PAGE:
Like any university program PASS will require special attention during implementation. There are many things to consider when thinking about implementing a PASS program:
  • Timetabling and room availability
  • Staffing and recruitment
  • Materials and resources
  • Training - how much and what type is needed?
  • Class sizes and if the course is compulsory
  • Creating a positive culture around PASS - productive and fun vs. remedial and tedious
  • Administration costs - materials, staff time etc
  • Payment of PASS facilitators - For example in the School of Biology facilitators are paid at the ‘D2’ rate and there are two   -   facilitators per session (for up to 28 students).
The good news is that you won't have to make all of these decisions alone. There are a number of departments and resources available within Flinders University.  Here are a few that you may find useful whilst setting up a PASS program:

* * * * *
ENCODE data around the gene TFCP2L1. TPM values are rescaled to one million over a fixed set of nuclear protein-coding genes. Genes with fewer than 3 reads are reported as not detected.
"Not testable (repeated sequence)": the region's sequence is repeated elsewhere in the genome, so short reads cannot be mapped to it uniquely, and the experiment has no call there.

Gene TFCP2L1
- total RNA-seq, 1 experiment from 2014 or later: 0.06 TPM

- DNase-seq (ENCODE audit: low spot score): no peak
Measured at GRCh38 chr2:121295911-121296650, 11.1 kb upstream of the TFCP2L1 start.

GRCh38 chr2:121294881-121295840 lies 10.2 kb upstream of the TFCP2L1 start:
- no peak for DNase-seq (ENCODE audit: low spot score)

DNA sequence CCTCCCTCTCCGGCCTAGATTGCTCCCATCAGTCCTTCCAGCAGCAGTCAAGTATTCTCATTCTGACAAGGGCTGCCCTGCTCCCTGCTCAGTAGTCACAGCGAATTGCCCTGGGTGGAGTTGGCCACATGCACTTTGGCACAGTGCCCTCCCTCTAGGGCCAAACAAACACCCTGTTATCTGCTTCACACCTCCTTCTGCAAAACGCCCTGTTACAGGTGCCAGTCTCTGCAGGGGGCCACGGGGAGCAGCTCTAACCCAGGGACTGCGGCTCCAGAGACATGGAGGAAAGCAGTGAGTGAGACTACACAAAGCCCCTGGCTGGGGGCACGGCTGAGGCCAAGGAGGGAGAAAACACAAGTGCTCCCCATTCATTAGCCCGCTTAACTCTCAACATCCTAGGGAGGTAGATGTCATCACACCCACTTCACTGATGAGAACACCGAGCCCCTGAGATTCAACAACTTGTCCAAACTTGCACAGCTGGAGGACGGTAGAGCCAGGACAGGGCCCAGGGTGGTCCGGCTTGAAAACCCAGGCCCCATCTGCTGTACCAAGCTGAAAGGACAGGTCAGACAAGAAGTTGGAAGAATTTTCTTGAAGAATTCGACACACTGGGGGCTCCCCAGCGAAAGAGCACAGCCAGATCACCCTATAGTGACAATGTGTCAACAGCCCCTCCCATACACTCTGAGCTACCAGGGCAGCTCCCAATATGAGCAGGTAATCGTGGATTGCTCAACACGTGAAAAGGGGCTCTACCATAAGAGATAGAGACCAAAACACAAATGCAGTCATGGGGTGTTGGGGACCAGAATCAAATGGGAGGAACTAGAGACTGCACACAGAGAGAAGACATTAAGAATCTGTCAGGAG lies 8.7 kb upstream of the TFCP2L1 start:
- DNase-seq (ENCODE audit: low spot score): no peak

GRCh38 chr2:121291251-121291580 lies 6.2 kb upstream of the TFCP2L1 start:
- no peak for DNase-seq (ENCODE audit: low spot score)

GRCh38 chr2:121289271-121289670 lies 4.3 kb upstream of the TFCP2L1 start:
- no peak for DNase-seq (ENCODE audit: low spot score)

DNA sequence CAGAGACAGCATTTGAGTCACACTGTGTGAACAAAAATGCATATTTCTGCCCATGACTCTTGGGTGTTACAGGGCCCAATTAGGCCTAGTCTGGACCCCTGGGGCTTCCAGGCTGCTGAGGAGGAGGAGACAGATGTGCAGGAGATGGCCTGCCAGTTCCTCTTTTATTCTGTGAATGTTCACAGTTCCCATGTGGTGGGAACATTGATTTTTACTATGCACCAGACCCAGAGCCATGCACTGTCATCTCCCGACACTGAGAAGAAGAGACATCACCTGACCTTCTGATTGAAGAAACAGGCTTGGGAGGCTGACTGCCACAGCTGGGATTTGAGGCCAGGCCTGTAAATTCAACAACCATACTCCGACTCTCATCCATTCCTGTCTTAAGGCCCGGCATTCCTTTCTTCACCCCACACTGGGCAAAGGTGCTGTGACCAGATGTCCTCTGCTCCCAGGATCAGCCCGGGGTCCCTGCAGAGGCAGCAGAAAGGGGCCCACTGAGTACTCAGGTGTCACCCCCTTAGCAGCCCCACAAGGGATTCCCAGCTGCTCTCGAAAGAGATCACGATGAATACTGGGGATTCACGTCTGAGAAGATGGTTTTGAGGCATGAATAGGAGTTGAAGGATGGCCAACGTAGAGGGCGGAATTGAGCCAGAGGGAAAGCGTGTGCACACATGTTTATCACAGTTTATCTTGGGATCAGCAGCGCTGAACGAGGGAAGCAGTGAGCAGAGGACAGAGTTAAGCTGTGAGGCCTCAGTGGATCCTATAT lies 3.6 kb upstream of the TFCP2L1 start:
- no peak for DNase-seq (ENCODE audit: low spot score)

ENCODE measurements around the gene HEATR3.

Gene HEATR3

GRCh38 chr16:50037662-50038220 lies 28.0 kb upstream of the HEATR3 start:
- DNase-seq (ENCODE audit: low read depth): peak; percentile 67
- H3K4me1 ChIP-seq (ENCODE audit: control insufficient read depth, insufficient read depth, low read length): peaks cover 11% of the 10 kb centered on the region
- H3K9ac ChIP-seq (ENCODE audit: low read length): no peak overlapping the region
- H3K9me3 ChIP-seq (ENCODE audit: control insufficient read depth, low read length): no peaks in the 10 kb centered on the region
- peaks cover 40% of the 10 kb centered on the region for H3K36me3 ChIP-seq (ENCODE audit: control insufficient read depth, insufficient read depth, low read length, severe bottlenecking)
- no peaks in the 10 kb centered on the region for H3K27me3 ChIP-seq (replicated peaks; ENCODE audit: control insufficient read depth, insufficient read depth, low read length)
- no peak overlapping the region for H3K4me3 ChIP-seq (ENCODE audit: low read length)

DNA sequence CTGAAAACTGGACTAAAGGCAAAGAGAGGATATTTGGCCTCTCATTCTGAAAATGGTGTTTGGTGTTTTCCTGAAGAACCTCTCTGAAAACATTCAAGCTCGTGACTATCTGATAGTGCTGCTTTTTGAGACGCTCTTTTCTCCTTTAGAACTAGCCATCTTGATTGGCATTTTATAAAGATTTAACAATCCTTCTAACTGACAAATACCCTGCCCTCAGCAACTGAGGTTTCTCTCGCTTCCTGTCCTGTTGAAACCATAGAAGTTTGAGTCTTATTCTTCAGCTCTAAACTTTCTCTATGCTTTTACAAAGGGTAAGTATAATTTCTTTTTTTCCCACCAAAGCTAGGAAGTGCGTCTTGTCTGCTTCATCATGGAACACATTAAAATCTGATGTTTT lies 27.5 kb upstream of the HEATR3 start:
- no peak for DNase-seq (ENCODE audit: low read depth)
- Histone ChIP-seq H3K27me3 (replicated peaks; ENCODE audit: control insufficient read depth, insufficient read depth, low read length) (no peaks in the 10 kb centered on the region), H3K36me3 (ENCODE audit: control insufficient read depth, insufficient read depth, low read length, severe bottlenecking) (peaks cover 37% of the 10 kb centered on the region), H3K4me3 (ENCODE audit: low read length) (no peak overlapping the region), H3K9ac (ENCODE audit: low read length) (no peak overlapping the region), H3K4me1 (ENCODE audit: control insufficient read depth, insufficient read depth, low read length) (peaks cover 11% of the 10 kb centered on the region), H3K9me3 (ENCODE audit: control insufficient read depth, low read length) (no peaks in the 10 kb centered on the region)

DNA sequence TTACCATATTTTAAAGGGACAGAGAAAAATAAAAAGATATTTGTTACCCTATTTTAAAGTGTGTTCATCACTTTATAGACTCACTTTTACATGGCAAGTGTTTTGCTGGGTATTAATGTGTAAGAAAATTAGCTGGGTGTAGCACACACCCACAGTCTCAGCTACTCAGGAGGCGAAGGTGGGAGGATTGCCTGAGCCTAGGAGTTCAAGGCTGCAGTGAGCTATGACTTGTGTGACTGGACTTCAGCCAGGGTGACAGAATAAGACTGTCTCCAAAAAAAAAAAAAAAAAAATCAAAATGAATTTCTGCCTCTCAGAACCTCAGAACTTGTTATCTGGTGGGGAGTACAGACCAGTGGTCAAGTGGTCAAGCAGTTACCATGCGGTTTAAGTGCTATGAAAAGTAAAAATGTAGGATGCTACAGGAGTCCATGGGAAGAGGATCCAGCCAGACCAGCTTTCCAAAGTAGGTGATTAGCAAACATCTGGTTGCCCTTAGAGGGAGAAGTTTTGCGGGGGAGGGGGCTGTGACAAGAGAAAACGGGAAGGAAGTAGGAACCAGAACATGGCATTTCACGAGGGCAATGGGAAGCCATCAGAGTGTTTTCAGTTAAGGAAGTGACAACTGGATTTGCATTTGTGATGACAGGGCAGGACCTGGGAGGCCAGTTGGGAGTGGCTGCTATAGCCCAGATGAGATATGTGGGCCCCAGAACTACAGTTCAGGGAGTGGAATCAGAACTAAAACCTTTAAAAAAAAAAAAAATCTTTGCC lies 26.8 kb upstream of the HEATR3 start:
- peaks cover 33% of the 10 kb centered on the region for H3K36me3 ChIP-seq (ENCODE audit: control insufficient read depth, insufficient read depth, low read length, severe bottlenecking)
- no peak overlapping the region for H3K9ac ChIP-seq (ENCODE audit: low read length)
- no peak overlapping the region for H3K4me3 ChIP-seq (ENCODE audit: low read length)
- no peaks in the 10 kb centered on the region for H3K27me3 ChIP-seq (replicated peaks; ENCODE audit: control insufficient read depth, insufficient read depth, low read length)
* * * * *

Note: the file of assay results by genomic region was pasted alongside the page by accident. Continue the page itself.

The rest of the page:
PASS Toolkit (PDF 610KB) - A detailed look at the benefits and implications involved in setting up the program, including troubleshooting solutions and advice for implementing a PASS program.

PASS facilitator handbook (PDF 530KB) - Aimed at facilitators it gets into the detail of running a PASS session including hints and tips from previous facilitators and activity suggestions.

Staff development and Training Unit — Can advise or be involved in training of PASS facilitators.

The Equal Opportunity Unit —Can advise on cultural inclusive practises

Student Learning Support Centre —Can advise or be involved in the development of PASS session content, particularly generic skills.

Transition to University Office can offer information on transition issues and the implementation of activities to combat transition.

The Co-ordinators of PASS in the School of Biology and Flinders University (and other schools as they develop their own programs) are happy to offer information on their own experiences and to aid in training sessions.

If you want to see how successful other programs have been  there is also a multitude of information available on the internet on peer assisted learning programs (PASS, PAL—peer assisted learned, and supplemental instruction).